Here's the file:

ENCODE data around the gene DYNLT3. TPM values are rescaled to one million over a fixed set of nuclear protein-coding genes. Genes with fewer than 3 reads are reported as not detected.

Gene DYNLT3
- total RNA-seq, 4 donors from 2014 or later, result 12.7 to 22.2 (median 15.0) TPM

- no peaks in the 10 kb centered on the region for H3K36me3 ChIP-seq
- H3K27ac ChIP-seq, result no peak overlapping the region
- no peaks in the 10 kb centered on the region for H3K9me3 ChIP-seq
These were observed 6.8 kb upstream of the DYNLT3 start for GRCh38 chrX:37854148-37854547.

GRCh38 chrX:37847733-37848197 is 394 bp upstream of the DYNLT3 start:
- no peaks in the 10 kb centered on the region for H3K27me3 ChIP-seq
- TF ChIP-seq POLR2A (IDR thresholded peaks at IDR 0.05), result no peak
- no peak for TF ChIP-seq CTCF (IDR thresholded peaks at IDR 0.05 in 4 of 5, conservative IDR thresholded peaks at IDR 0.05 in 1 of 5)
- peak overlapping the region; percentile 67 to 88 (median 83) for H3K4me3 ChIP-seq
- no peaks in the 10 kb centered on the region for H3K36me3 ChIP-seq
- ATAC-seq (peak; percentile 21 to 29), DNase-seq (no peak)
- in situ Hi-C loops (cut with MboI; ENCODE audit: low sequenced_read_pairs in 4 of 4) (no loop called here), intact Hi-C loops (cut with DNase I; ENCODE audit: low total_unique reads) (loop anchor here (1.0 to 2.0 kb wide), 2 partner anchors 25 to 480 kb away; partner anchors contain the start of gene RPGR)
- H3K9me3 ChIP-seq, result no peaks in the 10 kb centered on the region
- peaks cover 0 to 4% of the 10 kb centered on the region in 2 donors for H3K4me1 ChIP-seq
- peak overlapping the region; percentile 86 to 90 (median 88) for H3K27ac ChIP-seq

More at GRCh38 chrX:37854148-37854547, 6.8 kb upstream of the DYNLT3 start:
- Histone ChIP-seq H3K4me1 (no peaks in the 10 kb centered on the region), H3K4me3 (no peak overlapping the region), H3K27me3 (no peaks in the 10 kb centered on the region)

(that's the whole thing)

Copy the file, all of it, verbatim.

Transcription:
ENCODE data around the gene DYNLT3. TPM values are rescaled to one million over a fixed set of nuclear protein-coding genes. Genes with fewer than 3 reads are reported as not detected.

Gene DYNLT3
- total RNA-seq, 4 donors from 2014 or later, result 12.7 to 22.2 (median 15.0) TPM

- no peaks in the 10 kb centered on the region for H3K36me3 ChIP-seq
- H3K27ac ChIP-seq, result no peak overlapping the region
- no peaks in the 10 kb centered on the region for H3K9me3 ChIP-seq
These were observed 6.8 kb upstream of the DYNLT3 start for GRCh38 chrX:37854148-37854547.

GRCh38 chrX:37847733-37848197 is 394 bp upstream of the DYNLT3 start:
- no peaks in the 10 kb centered on the region for H3K27me3 ChIP-seq
- TF ChIP-seq POLR2A (IDR thresholded peaks at IDR 0.05), result no peak
- no peak for TF ChIP-seq CTCF (IDR thresholded peaks at IDR 0.05 in 4 of 5, conservative IDR thresholded peaks at IDR 0.05 in 1 of 5)
- peak overlapping the region; percentile 67 to 88 (median 83) for H3K4me3 ChIP-seq
- no peaks in the 10 kb centered on the region for H3K36me3 ChIP-seq
- ATAC-seq (peak; percentile 21 to 29), DNase-seq (no peak)
- in situ Hi-C loops (cut with MboI; ENCODE audit: low sequenced_read_pairs in 4 of 4) (no loop called here), intact Hi-C loops (cut with DNase I; ENCODE audit: low total_unique reads) (loop anchor here (1.0 to 2.0 kb wide), 2 partner anchors 25 to 480 kb away; partner anchors contain the start of gene RPGR)
- H3K9me3 ChIP-seq, result no peaks in the 10 kb centered on the region
- peaks cover 0 to 4% of the 10 kb centered on the region in 2 donors for H3K4me1 ChIP-seq
- peak overlapping the region; percentile 86 to 90 (median 88) for H3K27ac ChIP-seq

More at GRCh38 chrX:37854148-37854547, 6.8 kb upstream of the DYNLT3 start:
- Histone ChIP-seq H3K4me1 (no peaks in the 10 kb centered on the region), H3K4me3 (no peak overlapping the region), H3K27me3 (no peaks in the 10 kb centered on the region)